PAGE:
'Indignation': EW review
Logan Lerman hasn’t aged a day since playing cherubic schoolboys in the Percy Jackson movies and The Perks of Being a Wallflower—and his squeaky fresh face provides the ideal facade for Marcus Messner, the mature but inexperienced 19-year-old in Indignation. Marcus is a Jewish college student in 1951 who avoids the Korean War draft (and his meddlesome parents in Newark) by enrolling in a tony Midwestern Catholic university. He’s just precocious enough to believe that he’s smarter than everyone, including the school’s dean (Tracy Letts), and just naive enough to misread the sexual advances of a classmate (Sarah Gadon, echoing Grace Kelly in Rear Window), whose spontaneity repulses and attracts him.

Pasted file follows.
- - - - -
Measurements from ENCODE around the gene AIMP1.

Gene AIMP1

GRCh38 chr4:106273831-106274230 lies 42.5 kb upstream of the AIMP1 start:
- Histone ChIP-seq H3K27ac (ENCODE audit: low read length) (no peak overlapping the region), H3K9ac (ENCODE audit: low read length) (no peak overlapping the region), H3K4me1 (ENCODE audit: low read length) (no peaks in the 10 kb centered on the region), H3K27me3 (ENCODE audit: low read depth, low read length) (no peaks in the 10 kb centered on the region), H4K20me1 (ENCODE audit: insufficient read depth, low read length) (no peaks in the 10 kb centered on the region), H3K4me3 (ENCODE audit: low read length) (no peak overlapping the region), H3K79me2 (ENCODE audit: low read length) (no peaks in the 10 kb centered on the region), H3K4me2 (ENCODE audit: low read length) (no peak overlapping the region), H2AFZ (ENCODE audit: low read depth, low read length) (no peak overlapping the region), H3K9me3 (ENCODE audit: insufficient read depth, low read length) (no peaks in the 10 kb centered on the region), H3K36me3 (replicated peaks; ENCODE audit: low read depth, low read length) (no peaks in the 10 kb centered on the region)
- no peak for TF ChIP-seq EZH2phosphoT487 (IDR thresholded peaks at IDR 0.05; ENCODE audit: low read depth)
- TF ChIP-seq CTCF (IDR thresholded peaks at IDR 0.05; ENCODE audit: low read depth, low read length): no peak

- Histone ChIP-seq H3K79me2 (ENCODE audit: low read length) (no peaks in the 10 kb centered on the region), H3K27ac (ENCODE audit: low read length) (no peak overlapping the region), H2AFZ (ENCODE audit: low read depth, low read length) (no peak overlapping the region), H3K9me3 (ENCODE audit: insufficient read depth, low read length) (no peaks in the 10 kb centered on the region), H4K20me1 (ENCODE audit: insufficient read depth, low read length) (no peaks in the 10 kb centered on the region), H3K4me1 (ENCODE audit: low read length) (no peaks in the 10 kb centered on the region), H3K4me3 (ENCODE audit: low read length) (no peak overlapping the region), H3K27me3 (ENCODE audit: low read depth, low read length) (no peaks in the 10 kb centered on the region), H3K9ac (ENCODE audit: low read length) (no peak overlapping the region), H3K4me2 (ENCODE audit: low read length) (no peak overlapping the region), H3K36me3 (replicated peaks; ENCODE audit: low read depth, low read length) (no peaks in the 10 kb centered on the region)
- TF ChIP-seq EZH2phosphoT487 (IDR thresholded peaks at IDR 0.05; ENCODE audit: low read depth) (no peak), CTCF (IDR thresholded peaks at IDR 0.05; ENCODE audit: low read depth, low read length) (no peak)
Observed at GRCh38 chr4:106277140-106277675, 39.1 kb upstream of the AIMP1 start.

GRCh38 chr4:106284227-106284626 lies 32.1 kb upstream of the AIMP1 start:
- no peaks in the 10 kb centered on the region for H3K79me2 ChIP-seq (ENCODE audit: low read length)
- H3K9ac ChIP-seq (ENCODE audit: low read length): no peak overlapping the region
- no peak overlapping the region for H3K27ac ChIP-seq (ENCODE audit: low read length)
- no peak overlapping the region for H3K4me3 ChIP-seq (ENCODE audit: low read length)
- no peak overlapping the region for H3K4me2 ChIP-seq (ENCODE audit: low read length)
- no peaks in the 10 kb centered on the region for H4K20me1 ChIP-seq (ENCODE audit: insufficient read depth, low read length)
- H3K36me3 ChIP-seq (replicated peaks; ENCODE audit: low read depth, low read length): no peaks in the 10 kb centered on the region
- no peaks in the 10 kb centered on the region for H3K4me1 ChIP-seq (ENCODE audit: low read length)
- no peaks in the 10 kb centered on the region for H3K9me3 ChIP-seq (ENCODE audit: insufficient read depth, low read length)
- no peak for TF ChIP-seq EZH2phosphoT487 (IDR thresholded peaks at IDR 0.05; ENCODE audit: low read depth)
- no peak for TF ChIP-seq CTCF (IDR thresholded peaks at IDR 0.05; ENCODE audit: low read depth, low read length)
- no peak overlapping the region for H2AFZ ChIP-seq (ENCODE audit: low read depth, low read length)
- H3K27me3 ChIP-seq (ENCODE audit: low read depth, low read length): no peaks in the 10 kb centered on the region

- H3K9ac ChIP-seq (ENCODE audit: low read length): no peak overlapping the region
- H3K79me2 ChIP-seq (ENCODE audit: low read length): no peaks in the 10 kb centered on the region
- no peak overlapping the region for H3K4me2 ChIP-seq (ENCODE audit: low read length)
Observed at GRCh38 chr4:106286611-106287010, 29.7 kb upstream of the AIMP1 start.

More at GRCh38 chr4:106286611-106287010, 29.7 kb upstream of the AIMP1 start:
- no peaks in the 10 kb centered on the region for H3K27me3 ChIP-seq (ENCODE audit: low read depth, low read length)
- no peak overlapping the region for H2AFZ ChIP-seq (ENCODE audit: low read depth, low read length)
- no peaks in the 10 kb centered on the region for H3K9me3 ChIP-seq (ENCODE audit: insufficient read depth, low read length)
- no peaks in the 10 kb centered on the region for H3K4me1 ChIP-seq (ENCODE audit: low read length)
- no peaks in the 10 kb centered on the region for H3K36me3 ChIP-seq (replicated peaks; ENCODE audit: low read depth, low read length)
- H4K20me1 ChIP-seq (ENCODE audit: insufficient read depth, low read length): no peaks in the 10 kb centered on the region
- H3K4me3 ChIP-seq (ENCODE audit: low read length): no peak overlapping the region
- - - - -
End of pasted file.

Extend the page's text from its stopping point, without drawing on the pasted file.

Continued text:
The film is based on Philip Roth’s dynamite 2008 novel and marks the directorial debut of famed producer James Schamus (Brokeback Mountain), who captures the acute uncomfortableness and melancholia of Marcus’ angry young Rothian existence. Schamus’ script resorts to gratuitous voiceover, but he scores major points as a director of actors. In addition to the risky, committed work by Lerman and Gadon, stage actress Linda Emond is heartbreaking in two late scenes as Marcus’ mother. And in a performance worthy of an Oscar nomination, Pulitzer Prize-winning playwright Letts (August: Osage County) owns the movie’s centerpiece, a 16-minute battle royale between the dean and Marcus. The dean was more of a cartoon in Roth’s book, but Letts lends him a slippery wit that, much like the movie, is surprisingly potent. A–